It's been confirmed that the Phillies have re-signed lefty reliever J.C. Romero with a 3-year, $12 million deal with a club option for a fourth. It's a lot of money for a very middle reliever who's been inconsistent at best over his career, but it's hard not to like the deal after seeing how well Romero pitched down the stretch. With Brad Lidge either closing or setting up Brett Myers, Romero and Tom Gordon will make pretty nice options for relieving the starters and hopefully preserving leads. It's good to see the Phils going after a few of their needs early... let's hope they keep going
Galloway, N.J. — The Sixers' abundance of big men lends itself to numerous combinations in the frontcourt.
On Thursday, Nerlens Noel had his first experience playing with Ben Simmons. The center gelled with the rookie forward.
"It's a great duo, I think," Noel said following the morning practice session of training camp at Stockton University.
Noel has been paired with many big men during his career with the Sixers. Most recently he faced the challenge of playing out of position at times with Jahlil Okafor last season. The logjam prompted him to speak out about the current makeup of the roster (see story).
After playing with Simmons, Noel saw how the two can share the court.
"I think we complement each other very well, especially on the defensive end," Noel said. "He's definitely a lockdown type defender that digs in."
Even though Simmons has yet to play an NBA game, Noel already envisions how he can help the Sixers.
"He just plays basketball the right way," Noel said. "When your big man does that, it makes it a lot easier because he is very versatile being a point-forward type. That opens up a lot of things for him to be able to open up for his teammates."
It feels appropriate with the season coming to an end and the recent struggles of the Phillies' entire pitching staff to again point out how consistent Jerad Eickhoff has been in 2016.
Tuesday's rain delay likely cost him a shot at reaching 200 innings — he's sitting on 191⅓ with one start left — but his season has obviously been a success whether or not he reaches that mark.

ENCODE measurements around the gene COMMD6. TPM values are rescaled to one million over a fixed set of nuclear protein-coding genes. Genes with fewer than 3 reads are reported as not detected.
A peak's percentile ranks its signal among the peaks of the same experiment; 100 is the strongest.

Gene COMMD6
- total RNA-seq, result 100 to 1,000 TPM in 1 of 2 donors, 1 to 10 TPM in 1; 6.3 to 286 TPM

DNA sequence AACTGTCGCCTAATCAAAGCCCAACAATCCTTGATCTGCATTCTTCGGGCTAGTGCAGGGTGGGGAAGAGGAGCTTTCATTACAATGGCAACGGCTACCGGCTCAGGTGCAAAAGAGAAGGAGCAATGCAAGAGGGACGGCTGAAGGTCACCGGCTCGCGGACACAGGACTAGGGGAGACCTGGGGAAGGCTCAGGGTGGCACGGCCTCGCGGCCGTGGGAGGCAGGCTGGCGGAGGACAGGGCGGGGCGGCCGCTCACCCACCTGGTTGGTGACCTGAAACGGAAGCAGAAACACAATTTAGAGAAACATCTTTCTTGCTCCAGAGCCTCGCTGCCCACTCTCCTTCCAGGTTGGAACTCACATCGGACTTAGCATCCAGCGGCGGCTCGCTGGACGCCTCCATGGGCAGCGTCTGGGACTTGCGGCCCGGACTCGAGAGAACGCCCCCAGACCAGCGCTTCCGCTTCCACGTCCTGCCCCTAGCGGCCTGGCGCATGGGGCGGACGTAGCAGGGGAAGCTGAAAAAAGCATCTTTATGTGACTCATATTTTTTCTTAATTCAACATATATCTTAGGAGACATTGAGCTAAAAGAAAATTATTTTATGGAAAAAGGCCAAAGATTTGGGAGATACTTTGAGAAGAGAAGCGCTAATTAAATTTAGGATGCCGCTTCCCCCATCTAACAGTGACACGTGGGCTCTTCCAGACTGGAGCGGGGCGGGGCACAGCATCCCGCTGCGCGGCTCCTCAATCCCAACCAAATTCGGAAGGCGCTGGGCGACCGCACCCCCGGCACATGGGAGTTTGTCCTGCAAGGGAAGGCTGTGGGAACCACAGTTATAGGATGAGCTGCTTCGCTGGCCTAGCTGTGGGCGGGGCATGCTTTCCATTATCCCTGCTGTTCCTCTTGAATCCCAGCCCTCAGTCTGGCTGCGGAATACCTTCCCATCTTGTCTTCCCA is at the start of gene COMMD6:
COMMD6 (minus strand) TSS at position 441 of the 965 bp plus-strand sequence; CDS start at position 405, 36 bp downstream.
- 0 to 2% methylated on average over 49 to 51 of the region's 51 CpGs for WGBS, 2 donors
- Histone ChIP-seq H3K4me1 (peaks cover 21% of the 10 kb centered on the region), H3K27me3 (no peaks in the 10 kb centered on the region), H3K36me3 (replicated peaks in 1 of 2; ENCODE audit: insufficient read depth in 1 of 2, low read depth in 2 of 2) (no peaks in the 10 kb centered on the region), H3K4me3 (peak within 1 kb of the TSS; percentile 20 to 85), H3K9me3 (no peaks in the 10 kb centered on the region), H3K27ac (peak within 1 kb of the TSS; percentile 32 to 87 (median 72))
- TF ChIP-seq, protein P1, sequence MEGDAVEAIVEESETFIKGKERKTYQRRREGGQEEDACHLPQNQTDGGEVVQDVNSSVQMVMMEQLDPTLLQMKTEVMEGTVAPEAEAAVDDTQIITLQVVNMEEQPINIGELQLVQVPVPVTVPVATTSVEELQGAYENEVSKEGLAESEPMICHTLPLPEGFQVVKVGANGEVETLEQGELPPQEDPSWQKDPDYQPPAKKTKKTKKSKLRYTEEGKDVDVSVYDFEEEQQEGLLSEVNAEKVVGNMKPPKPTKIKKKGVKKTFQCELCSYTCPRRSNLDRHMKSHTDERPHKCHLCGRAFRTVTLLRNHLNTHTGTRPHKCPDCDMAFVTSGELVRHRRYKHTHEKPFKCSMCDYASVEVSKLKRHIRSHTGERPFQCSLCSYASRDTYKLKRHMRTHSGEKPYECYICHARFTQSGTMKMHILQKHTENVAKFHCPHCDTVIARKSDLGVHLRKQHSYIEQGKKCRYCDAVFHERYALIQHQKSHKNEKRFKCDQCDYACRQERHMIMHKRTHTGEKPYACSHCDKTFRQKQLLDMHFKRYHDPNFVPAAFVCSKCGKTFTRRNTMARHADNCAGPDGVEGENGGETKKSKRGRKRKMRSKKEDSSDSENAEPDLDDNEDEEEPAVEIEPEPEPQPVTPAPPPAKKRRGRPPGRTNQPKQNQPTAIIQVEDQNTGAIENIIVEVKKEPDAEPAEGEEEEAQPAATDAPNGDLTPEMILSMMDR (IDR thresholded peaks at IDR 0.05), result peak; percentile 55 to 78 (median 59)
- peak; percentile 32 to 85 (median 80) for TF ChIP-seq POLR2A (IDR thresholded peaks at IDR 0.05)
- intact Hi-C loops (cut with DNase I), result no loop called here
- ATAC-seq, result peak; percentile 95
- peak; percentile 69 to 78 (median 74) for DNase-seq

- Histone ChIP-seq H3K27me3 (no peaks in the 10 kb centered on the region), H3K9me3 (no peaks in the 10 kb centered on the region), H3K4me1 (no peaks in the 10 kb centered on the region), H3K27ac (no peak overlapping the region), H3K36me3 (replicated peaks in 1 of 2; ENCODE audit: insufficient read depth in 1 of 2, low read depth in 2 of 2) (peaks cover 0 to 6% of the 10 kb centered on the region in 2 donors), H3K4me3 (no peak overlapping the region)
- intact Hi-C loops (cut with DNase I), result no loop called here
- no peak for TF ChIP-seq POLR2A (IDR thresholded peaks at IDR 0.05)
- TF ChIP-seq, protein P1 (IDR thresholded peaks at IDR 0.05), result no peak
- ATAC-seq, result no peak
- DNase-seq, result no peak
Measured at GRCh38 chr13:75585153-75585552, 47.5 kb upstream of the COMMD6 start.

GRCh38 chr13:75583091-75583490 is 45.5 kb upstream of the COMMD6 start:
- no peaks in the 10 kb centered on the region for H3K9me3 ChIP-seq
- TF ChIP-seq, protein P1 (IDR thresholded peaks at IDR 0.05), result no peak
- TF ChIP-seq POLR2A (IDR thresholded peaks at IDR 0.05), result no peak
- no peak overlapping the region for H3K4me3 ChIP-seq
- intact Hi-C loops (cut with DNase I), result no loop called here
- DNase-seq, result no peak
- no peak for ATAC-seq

Some may argue Odubel Herrera has been the Phillies' MVP this season, but I'd go Eickhoff. Maybe that's just based on the inconsistencies of his rotation mates, but there's real value in a guy who gives you six quality innings each time out. Eickhoff this season was basically John Lackey — a reliable mid-rotation workhorse with solid but unspectacular numbers.
ESPN's longtime prospect analyst Keith Law mentioned Eickhoff this week in an Insider post looking at players he judged incorrectly. Eickhoff and Cubs Cy Young candidate Kyle Hendricks were the first two pitchers mentioned.
In his assessment of what went wrong with his initial evaluation of Eickhoff, Law wrote:
"I hadn't seen Eickhoff in the minors and, based on what I'd heard about him, had him as a back-end starter, saying he had the repertoire to start but giving him a limited, back-end ceiling. Eickhoff had a good curveball with Texas. But the Phillies' staff has encouraged him to throw it more often, and it's been a difference-making pitch for him. His curve accounted for 40 percent of his swings and misses in 2016, and it's one of the most effective curveballs in MLB right now; that pitch alone has made him more than just a back-end starter, and he has been the Phillies' most valuable starter this year. He is probably a league-average, No. 3 starter going forward with the arsenal he has — average fastball, plus curveball, inconsistent slider that flashes plus but on which he makes too many mistakes — and with 4-WAR potential, given his durability."
Eickhoff's curveball was what made a lot of us take notice late last season. He used it to shut down some good lineups in September, and he finished 2015 with back-to-back seven-inning, 10-strikeout games against the Nationals and Mets.
This season, he grew up. He incorporated the slider more and that led him out of an early-season funk. Early in the year, hitters were laying off his curveball and swinging at any fastball near the zone because it's a hittable pitch. Once he started showing another breaking ball, the game plan for the opposition became more complicated.
There was nothing fluky about Eickhoff's 2016 season. He'll enter the final day of the season 11-14 with a 3.72 ERA and 1.17 WHIP.
It's pretty startling to compare Eickhoff's numbers since joining the Phillies to Cole Hamels' with the Rangers. Have a look.
• Hamels with the Rangers (44 starts): 3.42 ERA, 1.27 WHIP, 2.8 K/BB ratio, .244 opponents' batting average
• Eickhoff with the Phillies (40 starts): 3.49 ERA, 1.14 WHIP, 3.9 K/BB ratio, .244 opponents' batting average
It's not an apples to apples comparison because Hamels has pitched about 40 more innings than Eickhoff in a tougher league and in a tougher ballpark. It doesn't mean that going forward they will be equals. It just means that over the last season and a half, their production has been close to equal.
Nobody would have expected a year ago that Eickhoff would be the best piece in that trade. But until Jorge Alfaro and Nick Williams graduate to the majors in full-time roles and produce, Eickhoff will be the unexpected centerpiece of that blockbuster deal with the Rangers.
He's a walking example of solid scouting and even better player development by the Phillies.